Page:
Photo credit: http://en.wikipedia.org/wiki/Memento_(film)
Christopher Nolan’s more recent box office endeavors-The Dark Knight trilogy and Inception, to be exact-are very impressive, to say the least. His unconventional filming technique and taste in screenplays and cast are but two chief ingredients in the smorgasbord of brilliance we, the audience refer to as his masterpieces. There’s an extra ingredient, I’ve noticed, that provides each of the films I’ve seen with that extra kick and keeps the lines long, its constituents demanding seconds and thirds even though each helping is more satisfying than the last: the psychological element within each film. Nolan isn’t afraid-scratch that-thoroughly enjoys exploring the human condition, whether it involves the mind a troubled billionaire leading a double life, or those involved in the noble art of corporate espionage. Memento is another example of Nolan’s prowess in the field of psychologically-laced drama and suspense, but unlike Inception it deals not with dreams, but with memory.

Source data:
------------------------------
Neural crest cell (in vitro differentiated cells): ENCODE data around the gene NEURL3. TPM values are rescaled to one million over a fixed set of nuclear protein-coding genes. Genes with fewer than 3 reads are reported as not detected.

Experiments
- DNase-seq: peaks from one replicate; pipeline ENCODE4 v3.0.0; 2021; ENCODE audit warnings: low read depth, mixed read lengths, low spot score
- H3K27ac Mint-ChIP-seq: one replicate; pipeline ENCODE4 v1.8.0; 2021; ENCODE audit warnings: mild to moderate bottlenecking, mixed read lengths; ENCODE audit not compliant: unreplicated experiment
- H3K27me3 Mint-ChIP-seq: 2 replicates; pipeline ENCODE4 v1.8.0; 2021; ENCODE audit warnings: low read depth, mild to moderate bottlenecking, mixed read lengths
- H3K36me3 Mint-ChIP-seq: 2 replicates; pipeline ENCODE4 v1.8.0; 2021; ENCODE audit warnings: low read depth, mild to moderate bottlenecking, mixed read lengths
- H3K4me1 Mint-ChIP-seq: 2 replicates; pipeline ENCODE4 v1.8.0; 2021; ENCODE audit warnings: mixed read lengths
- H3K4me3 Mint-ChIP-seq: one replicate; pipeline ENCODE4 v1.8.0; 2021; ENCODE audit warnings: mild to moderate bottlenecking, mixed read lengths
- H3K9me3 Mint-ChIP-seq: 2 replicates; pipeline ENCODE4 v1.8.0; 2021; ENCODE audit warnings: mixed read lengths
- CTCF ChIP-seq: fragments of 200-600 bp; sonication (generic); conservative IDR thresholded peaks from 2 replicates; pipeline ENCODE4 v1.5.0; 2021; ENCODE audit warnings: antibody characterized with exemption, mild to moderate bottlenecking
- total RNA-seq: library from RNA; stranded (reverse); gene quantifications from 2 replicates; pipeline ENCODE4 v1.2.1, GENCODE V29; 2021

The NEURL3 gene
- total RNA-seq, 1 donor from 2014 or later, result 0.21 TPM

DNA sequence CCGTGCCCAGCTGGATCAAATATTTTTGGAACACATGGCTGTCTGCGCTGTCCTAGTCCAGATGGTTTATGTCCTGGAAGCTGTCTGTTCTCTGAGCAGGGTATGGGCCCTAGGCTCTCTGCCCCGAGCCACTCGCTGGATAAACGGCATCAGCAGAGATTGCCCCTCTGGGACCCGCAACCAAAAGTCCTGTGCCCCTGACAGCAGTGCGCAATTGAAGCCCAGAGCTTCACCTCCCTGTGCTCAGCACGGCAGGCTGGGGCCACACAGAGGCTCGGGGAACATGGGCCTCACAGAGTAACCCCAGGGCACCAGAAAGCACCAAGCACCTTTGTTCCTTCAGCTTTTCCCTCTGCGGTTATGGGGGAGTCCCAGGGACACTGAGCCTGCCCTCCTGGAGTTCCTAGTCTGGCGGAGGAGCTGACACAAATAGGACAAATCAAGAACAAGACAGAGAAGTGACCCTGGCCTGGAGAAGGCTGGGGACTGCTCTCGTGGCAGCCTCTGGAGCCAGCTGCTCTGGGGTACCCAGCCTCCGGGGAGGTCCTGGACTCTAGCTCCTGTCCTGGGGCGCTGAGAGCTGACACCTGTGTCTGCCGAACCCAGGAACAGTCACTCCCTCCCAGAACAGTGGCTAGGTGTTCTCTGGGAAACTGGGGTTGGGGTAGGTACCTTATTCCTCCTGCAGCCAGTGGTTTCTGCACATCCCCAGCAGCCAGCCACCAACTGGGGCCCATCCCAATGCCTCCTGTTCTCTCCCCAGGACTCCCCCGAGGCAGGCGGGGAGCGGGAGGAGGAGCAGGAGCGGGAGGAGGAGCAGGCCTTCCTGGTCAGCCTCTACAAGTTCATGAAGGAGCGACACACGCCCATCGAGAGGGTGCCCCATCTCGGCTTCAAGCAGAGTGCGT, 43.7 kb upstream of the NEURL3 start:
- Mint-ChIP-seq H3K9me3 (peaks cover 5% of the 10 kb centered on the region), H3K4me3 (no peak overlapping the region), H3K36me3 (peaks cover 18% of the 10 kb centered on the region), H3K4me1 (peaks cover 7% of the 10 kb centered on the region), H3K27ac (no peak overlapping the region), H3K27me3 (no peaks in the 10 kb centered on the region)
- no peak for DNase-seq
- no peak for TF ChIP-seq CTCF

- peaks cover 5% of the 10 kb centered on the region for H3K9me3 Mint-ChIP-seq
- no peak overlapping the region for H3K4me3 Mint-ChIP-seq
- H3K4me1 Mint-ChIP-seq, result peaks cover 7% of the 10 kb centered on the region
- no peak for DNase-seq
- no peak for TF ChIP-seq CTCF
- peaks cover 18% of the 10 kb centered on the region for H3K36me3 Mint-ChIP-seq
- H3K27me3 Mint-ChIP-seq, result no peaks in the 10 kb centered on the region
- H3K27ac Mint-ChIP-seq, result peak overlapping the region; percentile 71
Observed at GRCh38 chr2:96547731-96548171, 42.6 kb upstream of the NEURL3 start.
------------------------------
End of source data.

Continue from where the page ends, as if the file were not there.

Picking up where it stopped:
Memento is centered around Leonard “Lenny” Shelby (played by Guy Pearce), a former insurance claims investigator who had the great misfortune of witnessing his wife’s gruesome murder, only to have his head bashed in by one of the assailants, causing what we in the field (psychology) like to call “anterograge amnesia”-the inability to form new memories. Day after day Shelby is made to restart his life after a very brief period of time, but he manages to counter that by leaving various mementos (hence the title) about him, usually on his person in the form of what Carrie-Anne Moss’ character refers to as “freaky tattoos”. The film’s plot is engaging right from the beginning and offers sharp and sudden twists and turns in generous yet appropriate proportions. A downside to this is, I felt, is that I felt that the plot took more turns than it probably should have and left me confused in some instances. As well as that, the history behind some of the characters remains incompletely explained by film’s end. Still, with each twist of the ‘line I felt my eyes widen more and more, drawing me further and further into perpetually repeating two-storied maze we call Shelby’s memory and predicament. The kicker to all this? I mentioned it earlier, and let this sink in-he keeps forgetting what happened every single time. In addition to all that, there also exists a nice and somewhat (I feel) touching side story that plays two roles: sums up the research of the time on anterograde amnesia, and offers more insight into Shelby’s history and psyche. What makes this film even more unconventional and intriguing is the way it’s told: backwards. You witness everything from end to the beginning, and as for the recapitulation, well, I’ll let you watch and look out for that. One final thing about the plot: it shows just how easily someone in a corner can resort to violence, not because of a disability, but because of the circumstances. As I said, Memento’s plot is rich with detail and twists that keep you at attentive and in a constant state of climax, desperate for the next three seconds to elapse.